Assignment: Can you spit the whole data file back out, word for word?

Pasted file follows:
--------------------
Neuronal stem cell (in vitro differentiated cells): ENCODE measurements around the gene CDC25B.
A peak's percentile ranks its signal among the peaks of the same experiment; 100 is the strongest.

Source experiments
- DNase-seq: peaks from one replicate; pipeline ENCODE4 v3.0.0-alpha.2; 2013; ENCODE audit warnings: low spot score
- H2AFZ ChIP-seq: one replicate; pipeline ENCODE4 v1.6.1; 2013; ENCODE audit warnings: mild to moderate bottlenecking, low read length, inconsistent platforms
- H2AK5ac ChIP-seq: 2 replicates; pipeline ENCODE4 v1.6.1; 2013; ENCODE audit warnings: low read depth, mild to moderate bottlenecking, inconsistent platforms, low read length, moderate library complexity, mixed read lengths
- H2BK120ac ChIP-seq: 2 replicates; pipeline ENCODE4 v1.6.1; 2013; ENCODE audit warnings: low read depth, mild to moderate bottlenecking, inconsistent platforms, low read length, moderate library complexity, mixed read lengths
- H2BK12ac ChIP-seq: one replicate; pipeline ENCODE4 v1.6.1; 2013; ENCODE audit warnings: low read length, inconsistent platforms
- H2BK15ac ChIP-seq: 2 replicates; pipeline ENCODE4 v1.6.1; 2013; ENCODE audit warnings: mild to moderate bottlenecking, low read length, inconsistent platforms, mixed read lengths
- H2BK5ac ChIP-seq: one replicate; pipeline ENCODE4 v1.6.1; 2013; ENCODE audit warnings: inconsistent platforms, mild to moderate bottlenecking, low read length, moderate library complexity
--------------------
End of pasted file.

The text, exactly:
Neuronal stem cell (in vitro differentiated cells): ENCODE measurements around the gene CDC25B.
A peak's percentile ranks its signal among the peaks of the same experiment; 100 is the strongest.

Source experiments
- DNase-seq: peaks from one replicate; pipeline ENCODE4 v3.0.0-alpha.2; 2013; ENCODE audit warnings: low spot score
- H2AFZ ChIP-seq: one replicate; pipeline ENCODE4 v1.6.1; 2013; ENCODE audit warnings: mild to moderate bottlenecking, low read length, inconsistent platforms
- H2AK5ac ChIP-seq: 2 replicates; pipeline ENCODE4 v1.6.1; 2013; ENCODE audit warnings: low read depth, mild to moderate bottlenecking, inconsistent platforms, low read length, moderate library complexity, mixed read lengths
- H2BK120ac ChIP-seq: 2 replicates; pipeline ENCODE4 v1.6.1; 2013; ENCODE audit warnings: low read depth, mild to moderate bottlenecking, inconsistent platforms, low read length, moderate library complexity, mixed read lengths
- H2BK12ac ChIP-seq: one replicate; pipeline ENCODE4 v1.6.1; 2013; ENCODE audit warnings: low read length, inconsistent platforms
- H2BK15ac ChIP-seq: 2 replicates; pipeline ENCODE4 v1.6.1; 2013; ENCODE audit warnings: mild to moderate bottlenecking, low read length, inconsistent platforms, mixed read lengths
- H2BK5ac ChIP-seq: one replicate; pipeline ENCODE4 v1.6.1; 2013; ENCODE audit warnings: inconsistent platforms, mild to moderate bottlenecking, low read length, moderate library complexity